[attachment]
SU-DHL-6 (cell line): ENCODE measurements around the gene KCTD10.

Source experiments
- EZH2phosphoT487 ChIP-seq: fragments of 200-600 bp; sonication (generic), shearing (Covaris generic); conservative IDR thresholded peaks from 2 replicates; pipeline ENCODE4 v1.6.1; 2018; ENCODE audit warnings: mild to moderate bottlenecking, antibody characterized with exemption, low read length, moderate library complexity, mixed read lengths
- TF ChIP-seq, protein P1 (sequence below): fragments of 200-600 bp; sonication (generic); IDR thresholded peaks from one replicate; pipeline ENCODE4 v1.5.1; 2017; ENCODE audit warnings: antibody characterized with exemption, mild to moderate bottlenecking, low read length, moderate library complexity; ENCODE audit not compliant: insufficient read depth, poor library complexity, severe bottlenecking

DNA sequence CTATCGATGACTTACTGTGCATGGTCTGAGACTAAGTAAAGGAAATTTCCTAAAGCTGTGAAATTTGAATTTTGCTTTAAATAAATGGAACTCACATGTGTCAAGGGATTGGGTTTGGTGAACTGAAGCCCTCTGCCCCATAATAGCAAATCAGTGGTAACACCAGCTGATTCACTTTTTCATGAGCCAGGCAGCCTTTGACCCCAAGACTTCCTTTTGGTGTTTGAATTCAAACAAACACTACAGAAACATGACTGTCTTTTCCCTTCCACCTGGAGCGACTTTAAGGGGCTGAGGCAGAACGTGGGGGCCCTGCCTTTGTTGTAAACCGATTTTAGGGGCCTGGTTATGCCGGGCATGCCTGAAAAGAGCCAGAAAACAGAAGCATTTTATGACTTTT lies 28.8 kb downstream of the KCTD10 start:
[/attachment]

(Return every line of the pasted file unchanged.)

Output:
SU-DHL-6 (cell line): ENCODE measurements around the gene KCTD10.

Source experiments
- EZH2phosphoT487 ChIP-seq: fragments of 200-600 bp; sonication (generic), shearing (Covaris generic); conservative IDR thresholded peaks from 2 replicates; pipeline ENCODE4 v1.6.1; 2018; ENCODE audit warnings: mild to moderate bottlenecking, antibody characterized with exemption, low read length, moderate library complexity, mixed read lengths
- TF ChIP-seq, protein P1 (sequence below): fragments of 200-600 bp; sonication (generic); IDR thresholded peaks from one replicate; pipeline ENCODE4 v1.5.1; 2017; ENCODE audit warnings: antibody characterized with exemption, mild to moderate bottlenecking, low read length, moderate library complexity; ENCODE audit not compliant: insufficient read depth, poor library complexity, severe bottlenecking

DNA sequence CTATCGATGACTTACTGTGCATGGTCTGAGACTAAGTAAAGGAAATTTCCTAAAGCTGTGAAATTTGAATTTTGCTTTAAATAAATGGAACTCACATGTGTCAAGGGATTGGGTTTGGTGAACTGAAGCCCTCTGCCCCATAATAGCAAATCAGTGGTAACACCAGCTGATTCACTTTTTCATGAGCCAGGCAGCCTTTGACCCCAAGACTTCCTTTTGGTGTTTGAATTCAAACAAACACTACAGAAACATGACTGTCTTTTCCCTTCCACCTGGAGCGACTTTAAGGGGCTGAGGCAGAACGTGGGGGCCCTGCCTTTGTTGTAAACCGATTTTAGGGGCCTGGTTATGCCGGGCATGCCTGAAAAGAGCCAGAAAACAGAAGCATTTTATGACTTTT lies 28.8 kb downstream of the KCTD10 start: